All in all, it is a fair story – the twist concerning James was good, but otherwise, the story fell flat and felt like an average read, although I did want to keep reading on to find out what happened to the characters I enjoyed reading about in I Heart New York. 3 stars.
Sarah is a driven career focused woman who works as a wedding planner, but refuses to believe in love herself after having her heart broken in the past, but dashing photographer Hugo is proving to be a bit of a distraction. Can he be the one to make her believe in love again? Her friends Bron and Elsa also have their own issues. Elsa is unconfident and shy, but a makeover and meeting Laurence promises to change all that. Bron is in a stale and loveless relationship with Roger and stuck in a job she abhors. Can she find the courage to break free?
Wedding Season is an easy, gentle story and the friendship between the three women is strong. Nothing momentous happens; it is a bit of a slow burner. In my opinion, it is a fine story although it takes too long to reach the ending, and this could have been tightened up in editing in my opinion. It is a story built on misunderstandings (which can be sometimes frustrating) and reluctances to move on from the past, but overall it is a pleasant, albeit slow in places, book to read. 3 stars.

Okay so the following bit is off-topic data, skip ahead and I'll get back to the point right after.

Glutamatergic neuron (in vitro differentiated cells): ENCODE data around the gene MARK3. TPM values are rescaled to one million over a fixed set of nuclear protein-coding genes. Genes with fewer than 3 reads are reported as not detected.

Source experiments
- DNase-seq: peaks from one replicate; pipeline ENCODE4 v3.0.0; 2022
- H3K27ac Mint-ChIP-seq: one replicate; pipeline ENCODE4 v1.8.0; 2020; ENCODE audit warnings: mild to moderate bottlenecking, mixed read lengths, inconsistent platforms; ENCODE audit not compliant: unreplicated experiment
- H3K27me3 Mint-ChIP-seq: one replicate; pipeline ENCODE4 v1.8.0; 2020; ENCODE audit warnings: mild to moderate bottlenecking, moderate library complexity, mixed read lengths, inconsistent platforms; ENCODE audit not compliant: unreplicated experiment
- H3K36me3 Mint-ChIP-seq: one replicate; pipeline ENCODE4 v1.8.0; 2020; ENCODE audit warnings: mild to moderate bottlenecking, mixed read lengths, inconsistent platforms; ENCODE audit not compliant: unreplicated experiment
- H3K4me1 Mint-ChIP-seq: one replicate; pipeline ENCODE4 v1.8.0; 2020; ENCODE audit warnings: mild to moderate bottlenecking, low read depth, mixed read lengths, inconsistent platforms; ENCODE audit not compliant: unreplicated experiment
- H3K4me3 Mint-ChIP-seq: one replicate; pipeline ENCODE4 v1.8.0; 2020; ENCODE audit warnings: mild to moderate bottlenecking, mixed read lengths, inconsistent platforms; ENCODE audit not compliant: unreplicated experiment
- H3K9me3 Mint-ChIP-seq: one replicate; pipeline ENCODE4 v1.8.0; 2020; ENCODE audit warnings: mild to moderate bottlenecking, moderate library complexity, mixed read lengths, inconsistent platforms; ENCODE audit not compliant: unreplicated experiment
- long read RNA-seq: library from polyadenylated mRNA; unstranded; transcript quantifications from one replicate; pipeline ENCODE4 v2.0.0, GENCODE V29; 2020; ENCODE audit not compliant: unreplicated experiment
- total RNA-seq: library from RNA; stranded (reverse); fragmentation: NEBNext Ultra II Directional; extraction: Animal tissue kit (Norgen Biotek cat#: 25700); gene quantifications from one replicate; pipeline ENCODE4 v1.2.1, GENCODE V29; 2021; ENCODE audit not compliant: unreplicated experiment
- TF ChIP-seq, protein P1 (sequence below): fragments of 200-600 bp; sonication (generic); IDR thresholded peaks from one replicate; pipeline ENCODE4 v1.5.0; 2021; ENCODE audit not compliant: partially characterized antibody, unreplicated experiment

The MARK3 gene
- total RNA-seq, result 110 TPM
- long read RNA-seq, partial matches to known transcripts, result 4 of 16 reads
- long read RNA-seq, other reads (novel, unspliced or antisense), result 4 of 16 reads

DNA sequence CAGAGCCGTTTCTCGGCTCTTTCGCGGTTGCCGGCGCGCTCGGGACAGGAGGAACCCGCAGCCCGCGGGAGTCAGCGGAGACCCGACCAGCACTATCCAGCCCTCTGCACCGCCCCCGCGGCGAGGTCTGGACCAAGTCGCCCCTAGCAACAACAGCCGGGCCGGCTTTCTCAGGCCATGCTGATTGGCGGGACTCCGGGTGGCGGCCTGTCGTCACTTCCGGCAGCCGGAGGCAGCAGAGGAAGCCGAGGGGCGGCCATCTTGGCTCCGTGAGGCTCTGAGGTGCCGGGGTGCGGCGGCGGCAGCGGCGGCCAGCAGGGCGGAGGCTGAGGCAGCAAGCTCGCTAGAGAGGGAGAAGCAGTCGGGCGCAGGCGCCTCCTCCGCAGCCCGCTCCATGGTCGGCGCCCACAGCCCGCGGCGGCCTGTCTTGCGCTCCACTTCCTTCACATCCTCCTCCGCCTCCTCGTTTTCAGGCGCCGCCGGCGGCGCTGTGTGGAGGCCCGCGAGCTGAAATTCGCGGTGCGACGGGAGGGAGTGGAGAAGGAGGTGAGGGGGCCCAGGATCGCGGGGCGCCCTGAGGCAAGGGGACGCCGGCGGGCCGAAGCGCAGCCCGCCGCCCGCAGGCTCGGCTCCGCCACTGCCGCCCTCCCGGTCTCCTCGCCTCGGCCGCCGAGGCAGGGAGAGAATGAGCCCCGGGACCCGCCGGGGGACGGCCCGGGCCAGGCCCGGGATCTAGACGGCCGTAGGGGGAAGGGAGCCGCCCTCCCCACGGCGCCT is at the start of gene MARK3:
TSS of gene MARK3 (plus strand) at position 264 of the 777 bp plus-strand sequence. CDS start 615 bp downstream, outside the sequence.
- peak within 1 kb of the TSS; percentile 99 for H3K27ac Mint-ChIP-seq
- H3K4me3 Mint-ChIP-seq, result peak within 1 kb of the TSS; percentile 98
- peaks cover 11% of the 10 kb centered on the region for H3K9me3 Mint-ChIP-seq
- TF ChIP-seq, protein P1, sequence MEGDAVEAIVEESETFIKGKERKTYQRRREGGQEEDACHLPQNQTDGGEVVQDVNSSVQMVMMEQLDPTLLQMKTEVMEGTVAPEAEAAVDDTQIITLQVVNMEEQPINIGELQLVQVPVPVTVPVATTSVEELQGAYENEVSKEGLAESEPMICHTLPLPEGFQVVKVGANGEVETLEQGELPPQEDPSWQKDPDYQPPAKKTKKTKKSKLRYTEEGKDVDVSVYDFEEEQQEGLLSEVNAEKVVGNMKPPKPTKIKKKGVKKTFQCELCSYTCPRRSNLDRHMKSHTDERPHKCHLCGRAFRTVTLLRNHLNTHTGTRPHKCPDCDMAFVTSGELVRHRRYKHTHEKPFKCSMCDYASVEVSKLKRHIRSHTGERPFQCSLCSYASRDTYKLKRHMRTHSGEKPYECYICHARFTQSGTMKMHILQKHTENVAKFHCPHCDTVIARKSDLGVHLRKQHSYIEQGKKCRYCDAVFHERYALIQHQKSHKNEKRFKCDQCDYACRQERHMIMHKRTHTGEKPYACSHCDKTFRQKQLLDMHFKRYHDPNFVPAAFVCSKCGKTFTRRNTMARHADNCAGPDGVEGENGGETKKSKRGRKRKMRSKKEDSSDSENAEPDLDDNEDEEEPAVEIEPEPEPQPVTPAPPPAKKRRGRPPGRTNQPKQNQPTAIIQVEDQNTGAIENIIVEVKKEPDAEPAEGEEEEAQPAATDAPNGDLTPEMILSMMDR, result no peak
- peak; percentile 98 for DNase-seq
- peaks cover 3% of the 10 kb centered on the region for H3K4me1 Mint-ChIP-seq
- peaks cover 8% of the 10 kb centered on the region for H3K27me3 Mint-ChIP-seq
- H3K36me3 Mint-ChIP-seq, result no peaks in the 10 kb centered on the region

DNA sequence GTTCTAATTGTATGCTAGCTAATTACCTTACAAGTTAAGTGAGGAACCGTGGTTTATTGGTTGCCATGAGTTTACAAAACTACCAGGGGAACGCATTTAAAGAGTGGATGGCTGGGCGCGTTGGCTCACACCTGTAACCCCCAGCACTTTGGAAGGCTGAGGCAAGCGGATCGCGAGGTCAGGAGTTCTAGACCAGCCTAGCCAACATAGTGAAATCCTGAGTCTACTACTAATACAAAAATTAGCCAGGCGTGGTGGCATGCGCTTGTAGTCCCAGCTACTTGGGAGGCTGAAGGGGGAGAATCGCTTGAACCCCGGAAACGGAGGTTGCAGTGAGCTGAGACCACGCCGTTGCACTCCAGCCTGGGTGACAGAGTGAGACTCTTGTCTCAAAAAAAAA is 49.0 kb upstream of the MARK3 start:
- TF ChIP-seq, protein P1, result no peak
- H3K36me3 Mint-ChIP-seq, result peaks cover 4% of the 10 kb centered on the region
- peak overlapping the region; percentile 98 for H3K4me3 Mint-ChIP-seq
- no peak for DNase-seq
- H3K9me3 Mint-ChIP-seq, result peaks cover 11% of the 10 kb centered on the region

Susannah is coming close to her 40th birthday and life as she knows it has been a bit of a disappointment. She is in a stale relationship with Douglas and playing step-mother to his three children. Everything seemed bright when she was younger but she hates life now. The re-emergence of her first love, Rob, turns her world upside down – she still loves him but he is married now. Can Susannah and Rob ever re-capture the way things were?
This is an ok story – you don’t particularly feel close to any of the characters but I did feel gripped with Rob and Susannah’s relationship in the past and present. The ending was quite sad as Susannah comes to grips with leaving happy memories in the past where they belong. I thought that half-telling the story from the past was good but Noble drops this method after Susannah’s deceit – it would have been interesting to see the immediate fallout from her confession. It is quite a bleak love story and very character driven. The frequent and explicit descriptions of sex were a little off-putting for me, but the story is a fair, if heavy, read. 3 stars.